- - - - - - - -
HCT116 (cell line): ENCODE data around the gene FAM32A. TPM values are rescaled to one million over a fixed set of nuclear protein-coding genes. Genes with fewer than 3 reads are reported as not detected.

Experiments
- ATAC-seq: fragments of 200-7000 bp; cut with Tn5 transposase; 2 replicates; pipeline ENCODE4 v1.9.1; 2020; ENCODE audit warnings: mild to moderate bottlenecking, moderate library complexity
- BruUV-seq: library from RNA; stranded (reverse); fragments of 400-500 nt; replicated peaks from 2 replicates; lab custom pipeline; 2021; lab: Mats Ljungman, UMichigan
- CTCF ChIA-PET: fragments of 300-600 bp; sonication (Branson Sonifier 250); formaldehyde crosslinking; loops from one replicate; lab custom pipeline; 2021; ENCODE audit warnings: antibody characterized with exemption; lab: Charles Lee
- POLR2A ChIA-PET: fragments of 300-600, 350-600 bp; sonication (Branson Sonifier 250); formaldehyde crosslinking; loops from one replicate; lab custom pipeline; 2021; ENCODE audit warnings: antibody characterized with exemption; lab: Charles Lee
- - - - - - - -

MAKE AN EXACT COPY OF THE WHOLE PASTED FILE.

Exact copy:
HCT116 (cell line): ENCODE data around the gene FAM32A. TPM values are rescaled to one million over a fixed set of nuclear protein-coding genes. Genes with fewer than 3 reads are reported as not detected.

Experiments
- ATAC-seq: fragments of 200-7000 bp; cut with Tn5 transposase; 2 replicates; pipeline ENCODE4 v1.9.1; 2020; ENCODE audit warnings: mild to moderate bottlenecking, moderate library complexity
- BruUV-seq: library from RNA; stranded (reverse); fragments of 400-500 nt; replicated peaks from 2 replicates; lab custom pipeline; 2021; lab: Mats Ljungman, UMichigan
- CTCF ChIA-PET: fragments of 300-600 bp; sonication (Branson Sonifier 250); formaldehyde crosslinking; loops from one replicate; lab custom pipeline; 2021; ENCODE audit warnings: antibody characterized with exemption; lab: Charles Lee
- POLR2A ChIA-PET: fragments of 300-600, 350-600 bp; sonication (Branson Sonifier 250); formaldehyde crosslinking; loops from one replicate; lab custom pipeline; 2021; ENCODE audit warnings: antibody characterized with exemption; lab: Charles Lee